It’s sportswriting jargon to say a failing coach has “lost the locker room.” The symptoms of “losing a locker room” tend to involve, well, losing. When teams lose, players are unhappy and they spout off at the coach. Winning teams are never “outcoached.” When you lose, someone has to go. This is hardly new. Leo Durocher once said, “If you don’t win, you’re going to be fired. If you do win, you’ve only put off the day you’re going to be fired.” The clatter has always been there. It’s just louder now.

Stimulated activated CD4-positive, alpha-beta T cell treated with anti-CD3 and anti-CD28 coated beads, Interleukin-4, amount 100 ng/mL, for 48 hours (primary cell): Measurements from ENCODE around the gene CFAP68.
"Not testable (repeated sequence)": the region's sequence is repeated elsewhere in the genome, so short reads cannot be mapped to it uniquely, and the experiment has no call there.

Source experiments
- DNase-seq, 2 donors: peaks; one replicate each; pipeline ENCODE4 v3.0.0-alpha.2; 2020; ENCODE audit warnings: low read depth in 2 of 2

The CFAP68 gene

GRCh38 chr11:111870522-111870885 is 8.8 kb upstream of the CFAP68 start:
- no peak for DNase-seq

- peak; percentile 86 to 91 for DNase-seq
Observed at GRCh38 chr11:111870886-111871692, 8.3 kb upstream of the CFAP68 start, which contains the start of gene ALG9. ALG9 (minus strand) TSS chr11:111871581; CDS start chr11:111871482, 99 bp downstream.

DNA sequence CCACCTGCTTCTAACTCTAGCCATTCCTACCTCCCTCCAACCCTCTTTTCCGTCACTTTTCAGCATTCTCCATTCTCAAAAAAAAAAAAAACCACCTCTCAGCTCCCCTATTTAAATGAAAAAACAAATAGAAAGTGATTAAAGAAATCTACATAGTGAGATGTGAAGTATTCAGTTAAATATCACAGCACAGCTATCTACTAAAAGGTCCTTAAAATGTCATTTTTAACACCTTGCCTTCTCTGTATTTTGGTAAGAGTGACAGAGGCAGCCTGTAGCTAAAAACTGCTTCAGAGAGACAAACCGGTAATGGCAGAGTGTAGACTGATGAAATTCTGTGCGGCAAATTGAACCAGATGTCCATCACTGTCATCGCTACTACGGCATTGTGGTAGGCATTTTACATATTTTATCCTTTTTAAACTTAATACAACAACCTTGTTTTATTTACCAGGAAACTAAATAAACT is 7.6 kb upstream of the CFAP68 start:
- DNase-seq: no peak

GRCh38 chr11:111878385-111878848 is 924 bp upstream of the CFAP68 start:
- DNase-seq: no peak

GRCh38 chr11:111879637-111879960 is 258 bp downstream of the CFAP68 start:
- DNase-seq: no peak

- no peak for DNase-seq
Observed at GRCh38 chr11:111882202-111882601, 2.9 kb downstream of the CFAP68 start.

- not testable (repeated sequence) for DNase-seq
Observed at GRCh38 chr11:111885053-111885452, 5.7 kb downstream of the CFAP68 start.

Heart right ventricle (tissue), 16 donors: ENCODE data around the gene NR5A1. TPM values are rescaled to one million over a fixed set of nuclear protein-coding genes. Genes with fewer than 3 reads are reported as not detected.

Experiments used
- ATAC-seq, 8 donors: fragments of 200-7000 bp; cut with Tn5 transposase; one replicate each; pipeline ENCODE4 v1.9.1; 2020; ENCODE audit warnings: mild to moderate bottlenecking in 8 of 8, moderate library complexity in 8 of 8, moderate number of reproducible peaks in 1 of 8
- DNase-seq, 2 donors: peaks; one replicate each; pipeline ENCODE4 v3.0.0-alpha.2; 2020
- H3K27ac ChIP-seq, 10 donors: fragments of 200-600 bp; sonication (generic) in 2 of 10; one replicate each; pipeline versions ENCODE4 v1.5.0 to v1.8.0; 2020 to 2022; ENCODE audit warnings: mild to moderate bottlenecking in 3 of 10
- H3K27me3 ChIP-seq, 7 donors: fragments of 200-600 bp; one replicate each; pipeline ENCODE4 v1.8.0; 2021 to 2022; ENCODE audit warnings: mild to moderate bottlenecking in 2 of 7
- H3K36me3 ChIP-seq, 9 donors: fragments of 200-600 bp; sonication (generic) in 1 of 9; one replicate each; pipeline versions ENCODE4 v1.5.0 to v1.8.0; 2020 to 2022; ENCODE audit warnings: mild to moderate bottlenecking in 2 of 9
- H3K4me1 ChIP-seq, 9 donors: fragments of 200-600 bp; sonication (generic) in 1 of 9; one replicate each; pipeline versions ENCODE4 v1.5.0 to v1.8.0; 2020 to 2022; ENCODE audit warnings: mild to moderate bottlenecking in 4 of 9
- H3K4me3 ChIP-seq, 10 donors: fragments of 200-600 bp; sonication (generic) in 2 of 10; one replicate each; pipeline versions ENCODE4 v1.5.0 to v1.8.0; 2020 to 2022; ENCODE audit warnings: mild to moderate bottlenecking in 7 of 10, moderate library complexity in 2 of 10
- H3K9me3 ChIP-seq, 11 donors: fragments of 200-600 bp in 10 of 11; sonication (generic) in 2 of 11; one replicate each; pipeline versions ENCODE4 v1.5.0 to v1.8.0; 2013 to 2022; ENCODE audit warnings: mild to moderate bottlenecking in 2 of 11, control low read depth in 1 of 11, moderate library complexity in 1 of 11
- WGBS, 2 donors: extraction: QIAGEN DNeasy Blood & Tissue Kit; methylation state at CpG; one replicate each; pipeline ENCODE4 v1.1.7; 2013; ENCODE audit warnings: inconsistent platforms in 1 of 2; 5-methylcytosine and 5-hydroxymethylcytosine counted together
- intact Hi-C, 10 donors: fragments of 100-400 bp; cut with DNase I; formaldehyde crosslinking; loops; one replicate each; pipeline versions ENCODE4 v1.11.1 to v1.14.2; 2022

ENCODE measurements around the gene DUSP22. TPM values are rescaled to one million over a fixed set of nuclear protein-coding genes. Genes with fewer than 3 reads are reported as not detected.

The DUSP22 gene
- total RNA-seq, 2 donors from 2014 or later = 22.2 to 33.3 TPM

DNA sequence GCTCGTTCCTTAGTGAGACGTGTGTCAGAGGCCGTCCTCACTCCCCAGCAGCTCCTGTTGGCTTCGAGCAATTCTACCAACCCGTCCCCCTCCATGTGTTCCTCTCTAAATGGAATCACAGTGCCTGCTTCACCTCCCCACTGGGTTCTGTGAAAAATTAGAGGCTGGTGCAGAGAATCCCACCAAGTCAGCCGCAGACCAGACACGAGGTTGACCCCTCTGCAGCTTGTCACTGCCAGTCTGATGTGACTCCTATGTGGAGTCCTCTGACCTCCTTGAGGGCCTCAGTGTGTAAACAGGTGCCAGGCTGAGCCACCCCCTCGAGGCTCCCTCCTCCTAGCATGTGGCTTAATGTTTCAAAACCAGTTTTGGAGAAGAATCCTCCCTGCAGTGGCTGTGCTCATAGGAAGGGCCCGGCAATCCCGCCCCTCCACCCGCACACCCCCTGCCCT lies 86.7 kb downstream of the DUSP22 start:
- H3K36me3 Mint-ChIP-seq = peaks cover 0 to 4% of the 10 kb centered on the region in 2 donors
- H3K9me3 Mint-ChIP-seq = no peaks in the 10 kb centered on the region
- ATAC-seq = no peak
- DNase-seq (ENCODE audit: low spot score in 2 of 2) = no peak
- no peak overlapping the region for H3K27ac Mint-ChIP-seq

Where does this leave the other coaches in New York? Of the big five (Giants, Jets, Yankees, Mets, Knicks), Girardi would seem to be in the most trouble. He’s a little too low-key for Gotham’s purposes—the same was said of Coughlin, of course—and if the playoffs elude the Yanks again this year, the shouts of “He’s not ready!” will become deafening. Could Torre have won with that fractured, thin team? Probably not. But he knew to get out in time for the “renewal” story line to manifest in Los Angeles. Eric Mangini, just a year removed from Mangenius and Sopranos status, is safe if the Jets make the playoffs, but if they miss it, he’ll have turned stupid again. Jerry Manuel probably has a year in the new Mets stadium, and he’s buffered by the likelihood that Omar Minaya would suffer the ax’s first swing. And Mike D’Antoni has a halo over his head, not just because the Knicks are perversely fun to watch right now but also because he’s defiantly not Isiah Thomas. You could hire Willie Randolph to coach that team at this point and he’d be safe, so long as everyone thought he had a chance to bring LeBron to town.